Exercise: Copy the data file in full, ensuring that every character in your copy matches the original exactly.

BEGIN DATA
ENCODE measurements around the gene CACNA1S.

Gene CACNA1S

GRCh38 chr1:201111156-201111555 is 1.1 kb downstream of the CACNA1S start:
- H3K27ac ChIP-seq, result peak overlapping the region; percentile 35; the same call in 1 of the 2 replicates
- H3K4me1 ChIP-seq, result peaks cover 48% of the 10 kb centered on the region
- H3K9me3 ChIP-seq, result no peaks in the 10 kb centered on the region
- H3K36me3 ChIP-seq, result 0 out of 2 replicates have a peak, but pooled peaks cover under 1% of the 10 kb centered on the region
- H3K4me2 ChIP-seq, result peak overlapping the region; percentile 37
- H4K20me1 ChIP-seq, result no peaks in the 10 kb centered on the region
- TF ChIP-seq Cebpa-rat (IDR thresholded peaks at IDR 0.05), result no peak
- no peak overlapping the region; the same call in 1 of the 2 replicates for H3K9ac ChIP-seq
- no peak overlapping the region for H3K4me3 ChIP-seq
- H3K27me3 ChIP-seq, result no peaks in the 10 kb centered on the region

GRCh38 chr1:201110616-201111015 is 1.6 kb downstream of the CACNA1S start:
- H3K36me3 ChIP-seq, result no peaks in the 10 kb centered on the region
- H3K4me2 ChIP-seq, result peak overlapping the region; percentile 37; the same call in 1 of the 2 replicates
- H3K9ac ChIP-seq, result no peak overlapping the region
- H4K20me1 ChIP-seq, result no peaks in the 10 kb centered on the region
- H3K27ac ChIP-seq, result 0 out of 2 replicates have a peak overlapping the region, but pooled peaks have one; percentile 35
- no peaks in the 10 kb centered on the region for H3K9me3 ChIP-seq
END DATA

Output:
ENCODE measurements around the gene CACNA1S.

Gene CACNA1S

GRCh38 chr1:201111156-201111555 is 1.1 kb downstream of the CACNA1S start:
- H3K27ac ChIP-seq, result peak overlapping the region; percentile 35; the same call in 1 of the 2 replicates
- H3K4me1 ChIP-seq, result peaks cover 48% of the 10 kb centered on the region
- H3K9me3 ChIP-seq, result no peaks in the 10 kb centered on the region
- H3K36me3 ChIP-seq, result 0 out of 2 replicates have a peak, but pooled peaks cover under 1% of the 10 kb centered on the region
- H3K4me2 ChIP-seq, result peak overlapping the region; percentile 37
- H4K20me1 ChIP-seq, result no peaks in the 10 kb centered on the region
- TF ChIP-seq Cebpa-rat (IDR thresholded peaks at IDR 0.05), result no peak
- no peak overlapping the region; the same call in 1 of the 2 replicates for H3K9ac ChIP-seq
- no peak overlapping the region for H3K4me3 ChIP-seq
- H3K27me3 ChIP-seq, result no peaks in the 10 kb centered on the region

GRCh38 chr1:201110616-201111015 is 1.6 kb downstream of the CACNA1S start:
- H3K36me3 ChIP-seq, result no peaks in the 10 kb centered on the region
- H3K4me2 ChIP-seq, result peak overlapping the region; percentile 37; the same call in 1 of the 2 replicates
- H3K9ac ChIP-seq, result no peak overlapping the region
- H4K20me1 ChIP-seq, result no peaks in the 10 kb centered on the region
- H3K27ac ChIP-seq, result 0 out of 2 replicates have a peak overlapping the region, but pooled peaks have one; percentile 35
- no peaks in the 10 kb centered on the region for H3K9me3 ChIP-seq